I don’t normally get excited about base layers. A shirt’s a shirt. As long as it’s not cotton in the mountains, you’re good with Underarmor knockoffs from Walmart, right?
The Loki Shadow Shirt changed my tune pretty quickly. As I’ve come to expect from softgoods made by this Grand Junction company, the hoodie provides versatile and effective protection against the elements, both heat and cold. Like many Loki products, the Shadow Shirt features cuffs that convert to mitts and a hood with an integrated face mask.
And it unleashes the ninja within.
As a cold-weather base layer, the Shadow Shirt performs well. I wore mine for four days of scouting shenanigans in the Black Canyon of the Gunnison in winter with temps in the thirties. When darkness fell, they dropped to about 10F before wind chill.
I was doing a lot of rappelling and jugging, and the thin synthetic material did a great job of wicking sweat. I especially appreciated the under-helmet hood, which covered my ears well enough that I didn’t need to wear an additional hat.
I also wore the Shadow Shirt on a Christmas Day jaunt up Kor-Ingalls in desert alpine conditions: heavy fog, wind and 30F. “It’s a beautiful day in Scotland,” we joked. The face mask earned its keep in the howling wind.
Where the Shadow Shirt truly shines (or shades?), however, is on hot and sunny days. It’s been a clutch piece for climbing in the blazing ultraviolet at El Potrero Chico. There are some routes like Tinewave Zero and Space Boys whose aspect and length make it impossible to escape the sun, no matter how early you start.
At first it was counterintuitive to me that wearing a hood could keep you cooler than letting your neck breathe more. When I first wore the Shadow Shirt on the very south-facing Treasure of the Sierra Madre, it made perfect sense. Protecting my neck and the base of my skull from UV kept me from overheating while waiting for yet another descending part to rap through. (Now Loki just needs to make some magical pants that make hanging belays tolerable …).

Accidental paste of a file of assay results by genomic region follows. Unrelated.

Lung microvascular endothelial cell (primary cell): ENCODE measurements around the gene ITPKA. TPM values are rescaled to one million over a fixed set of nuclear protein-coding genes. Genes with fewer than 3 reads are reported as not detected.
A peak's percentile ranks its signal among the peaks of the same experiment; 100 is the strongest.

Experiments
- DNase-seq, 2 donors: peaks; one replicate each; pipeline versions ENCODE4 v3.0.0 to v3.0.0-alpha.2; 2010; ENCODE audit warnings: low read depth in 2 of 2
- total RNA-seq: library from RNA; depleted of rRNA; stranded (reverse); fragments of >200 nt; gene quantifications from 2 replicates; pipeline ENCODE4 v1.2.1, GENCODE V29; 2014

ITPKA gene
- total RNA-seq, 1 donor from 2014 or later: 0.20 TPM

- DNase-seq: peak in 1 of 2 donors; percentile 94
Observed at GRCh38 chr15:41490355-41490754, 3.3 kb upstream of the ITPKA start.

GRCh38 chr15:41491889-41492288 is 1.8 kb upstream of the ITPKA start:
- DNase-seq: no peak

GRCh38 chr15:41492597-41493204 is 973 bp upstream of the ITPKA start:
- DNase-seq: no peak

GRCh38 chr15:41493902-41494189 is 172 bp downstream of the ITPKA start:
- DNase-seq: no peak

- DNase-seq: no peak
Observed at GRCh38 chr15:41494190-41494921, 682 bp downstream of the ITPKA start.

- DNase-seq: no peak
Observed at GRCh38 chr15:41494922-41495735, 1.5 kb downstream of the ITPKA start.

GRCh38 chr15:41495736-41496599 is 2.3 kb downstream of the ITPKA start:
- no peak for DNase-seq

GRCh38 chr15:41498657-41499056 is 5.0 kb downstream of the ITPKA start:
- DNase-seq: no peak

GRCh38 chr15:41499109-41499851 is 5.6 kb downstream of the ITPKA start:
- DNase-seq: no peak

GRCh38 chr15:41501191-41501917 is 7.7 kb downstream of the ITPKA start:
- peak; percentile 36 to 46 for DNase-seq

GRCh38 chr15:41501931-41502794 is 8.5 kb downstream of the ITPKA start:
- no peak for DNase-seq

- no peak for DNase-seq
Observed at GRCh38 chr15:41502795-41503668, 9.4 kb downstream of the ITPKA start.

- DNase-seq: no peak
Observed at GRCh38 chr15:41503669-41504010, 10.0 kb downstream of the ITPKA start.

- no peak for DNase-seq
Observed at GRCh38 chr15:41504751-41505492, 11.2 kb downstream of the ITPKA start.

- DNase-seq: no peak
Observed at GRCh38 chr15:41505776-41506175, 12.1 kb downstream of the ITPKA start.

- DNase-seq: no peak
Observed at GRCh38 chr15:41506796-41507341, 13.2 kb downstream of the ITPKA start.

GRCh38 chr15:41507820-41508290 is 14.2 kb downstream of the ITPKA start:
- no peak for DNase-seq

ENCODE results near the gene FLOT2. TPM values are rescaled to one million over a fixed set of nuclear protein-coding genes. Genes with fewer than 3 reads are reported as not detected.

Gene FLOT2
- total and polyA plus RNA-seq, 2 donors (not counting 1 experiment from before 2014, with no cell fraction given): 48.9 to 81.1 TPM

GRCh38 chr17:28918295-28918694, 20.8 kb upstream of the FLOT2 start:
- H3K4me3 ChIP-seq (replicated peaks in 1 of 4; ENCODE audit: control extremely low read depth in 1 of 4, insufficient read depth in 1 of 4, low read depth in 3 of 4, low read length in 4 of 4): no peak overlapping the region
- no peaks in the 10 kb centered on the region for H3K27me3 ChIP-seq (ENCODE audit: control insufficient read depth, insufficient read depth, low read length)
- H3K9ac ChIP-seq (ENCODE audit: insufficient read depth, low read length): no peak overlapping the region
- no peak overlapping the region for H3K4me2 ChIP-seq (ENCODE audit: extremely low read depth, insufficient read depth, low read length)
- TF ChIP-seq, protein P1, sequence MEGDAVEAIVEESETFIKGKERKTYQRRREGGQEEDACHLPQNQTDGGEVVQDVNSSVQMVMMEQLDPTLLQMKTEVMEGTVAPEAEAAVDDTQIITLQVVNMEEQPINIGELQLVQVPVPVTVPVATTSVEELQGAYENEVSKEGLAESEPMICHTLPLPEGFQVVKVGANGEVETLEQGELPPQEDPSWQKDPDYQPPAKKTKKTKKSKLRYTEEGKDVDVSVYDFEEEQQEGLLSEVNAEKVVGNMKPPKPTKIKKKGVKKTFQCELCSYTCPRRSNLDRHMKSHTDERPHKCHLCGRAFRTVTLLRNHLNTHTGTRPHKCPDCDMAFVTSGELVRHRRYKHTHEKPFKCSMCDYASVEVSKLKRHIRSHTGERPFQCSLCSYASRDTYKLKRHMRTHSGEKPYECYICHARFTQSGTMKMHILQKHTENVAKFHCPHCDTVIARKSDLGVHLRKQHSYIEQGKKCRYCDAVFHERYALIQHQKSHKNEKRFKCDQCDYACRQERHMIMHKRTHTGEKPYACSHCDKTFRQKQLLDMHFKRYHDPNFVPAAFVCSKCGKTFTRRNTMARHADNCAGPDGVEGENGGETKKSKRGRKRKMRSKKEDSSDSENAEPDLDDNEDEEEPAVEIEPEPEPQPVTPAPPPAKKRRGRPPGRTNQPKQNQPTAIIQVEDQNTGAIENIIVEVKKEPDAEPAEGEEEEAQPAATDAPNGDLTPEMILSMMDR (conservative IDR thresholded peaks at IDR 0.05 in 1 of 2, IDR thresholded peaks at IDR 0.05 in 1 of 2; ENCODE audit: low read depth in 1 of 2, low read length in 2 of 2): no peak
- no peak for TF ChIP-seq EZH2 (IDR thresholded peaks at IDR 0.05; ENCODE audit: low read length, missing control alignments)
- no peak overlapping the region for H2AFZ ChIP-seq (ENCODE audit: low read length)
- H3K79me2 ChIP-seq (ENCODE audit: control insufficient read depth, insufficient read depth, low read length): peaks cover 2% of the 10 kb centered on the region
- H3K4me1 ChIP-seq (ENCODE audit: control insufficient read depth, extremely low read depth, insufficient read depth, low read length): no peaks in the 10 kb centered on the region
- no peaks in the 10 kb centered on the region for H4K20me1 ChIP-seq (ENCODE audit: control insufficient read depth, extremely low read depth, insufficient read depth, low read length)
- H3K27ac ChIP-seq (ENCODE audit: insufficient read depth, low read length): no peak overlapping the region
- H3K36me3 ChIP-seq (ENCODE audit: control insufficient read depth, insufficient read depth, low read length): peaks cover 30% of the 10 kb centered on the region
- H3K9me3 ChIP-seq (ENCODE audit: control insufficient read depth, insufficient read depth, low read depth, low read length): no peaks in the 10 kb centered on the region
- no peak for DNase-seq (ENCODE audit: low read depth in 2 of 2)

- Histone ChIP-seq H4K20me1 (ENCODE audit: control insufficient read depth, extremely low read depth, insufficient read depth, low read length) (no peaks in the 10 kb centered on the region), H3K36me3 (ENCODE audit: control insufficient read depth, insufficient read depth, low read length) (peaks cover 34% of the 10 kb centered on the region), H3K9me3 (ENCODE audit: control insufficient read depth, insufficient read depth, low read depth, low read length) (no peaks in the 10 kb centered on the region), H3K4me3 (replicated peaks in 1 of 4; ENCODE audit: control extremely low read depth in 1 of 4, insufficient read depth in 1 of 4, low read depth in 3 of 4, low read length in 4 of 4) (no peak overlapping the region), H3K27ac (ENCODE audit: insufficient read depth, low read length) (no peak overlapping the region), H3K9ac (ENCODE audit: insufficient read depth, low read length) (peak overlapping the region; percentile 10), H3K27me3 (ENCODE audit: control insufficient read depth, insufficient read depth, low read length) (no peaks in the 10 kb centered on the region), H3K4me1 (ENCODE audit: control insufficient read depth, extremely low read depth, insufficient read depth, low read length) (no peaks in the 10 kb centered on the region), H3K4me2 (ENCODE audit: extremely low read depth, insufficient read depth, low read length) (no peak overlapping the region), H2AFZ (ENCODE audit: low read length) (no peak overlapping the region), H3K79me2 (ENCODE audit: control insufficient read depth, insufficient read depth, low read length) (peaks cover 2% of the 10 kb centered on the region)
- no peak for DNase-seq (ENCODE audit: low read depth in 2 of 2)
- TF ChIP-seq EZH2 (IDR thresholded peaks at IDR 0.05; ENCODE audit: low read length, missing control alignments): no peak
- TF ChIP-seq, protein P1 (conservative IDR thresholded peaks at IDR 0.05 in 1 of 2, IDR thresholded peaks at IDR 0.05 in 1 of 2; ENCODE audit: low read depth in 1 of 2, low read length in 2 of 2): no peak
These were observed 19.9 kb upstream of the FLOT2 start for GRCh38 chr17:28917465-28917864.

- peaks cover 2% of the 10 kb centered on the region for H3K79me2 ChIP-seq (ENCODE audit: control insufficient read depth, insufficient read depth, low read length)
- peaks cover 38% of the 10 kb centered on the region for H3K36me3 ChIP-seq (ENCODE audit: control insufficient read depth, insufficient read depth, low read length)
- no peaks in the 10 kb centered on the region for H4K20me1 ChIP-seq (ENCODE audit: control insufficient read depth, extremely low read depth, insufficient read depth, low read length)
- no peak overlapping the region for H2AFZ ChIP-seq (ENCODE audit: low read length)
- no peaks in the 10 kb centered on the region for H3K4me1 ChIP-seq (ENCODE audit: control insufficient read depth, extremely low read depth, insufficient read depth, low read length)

The synthetic fabric is rated at UPF 30+ sun protection, so you could climb under a magnifying glass and not get burned . It’s also treated with some anti-funk witchcraft that actually works at controlling odors. I still haven’t washed mine once after thirty days of climbing, so either my EPC crew has an unprecedented amount of tact and olfactory fortitude, or the stuff is effective.
My review of the stupendous Loki Tech Hoodie waxed rhapsodic. Were I given to assigning numerical ratings on a scale of one to ten, I’d give this a BLEAT! — there’s hardly anything on that piece that I could find fault with, and it’s been my ever-present companion day and night.
There are a few things I’m less than thrilled about with the Shadow Shirt. A thin quarter-zip would be ideal for venting extra heat while climbing or running with your back to the sun. The mitts don’t provide much warmth since they’re thin and make the sleeves bulky and overly long. If you’re rocking the Loki Tech Hoodie simultaneously, the Shadow mitts are superfluous (I tested the TH mitts down to 10F handling metal and snowcovered rock, and was impressed at their warmth to bulk ratio). Finally, there’s no pocket — the fabric is too thin to support a cell phone in the chest, but a zippered cycling jersey pocket would be handy.
Of course, extra features mean extra weight and cost, and the Shadow Shirt is both ultralight and affordable. You also have the intrinsic satisfaction of supporting a local Grand Junction company whose gear is designed by dirtbags for dirtbags. All in all, this is a solid bit of softgoods and I would happily buy another.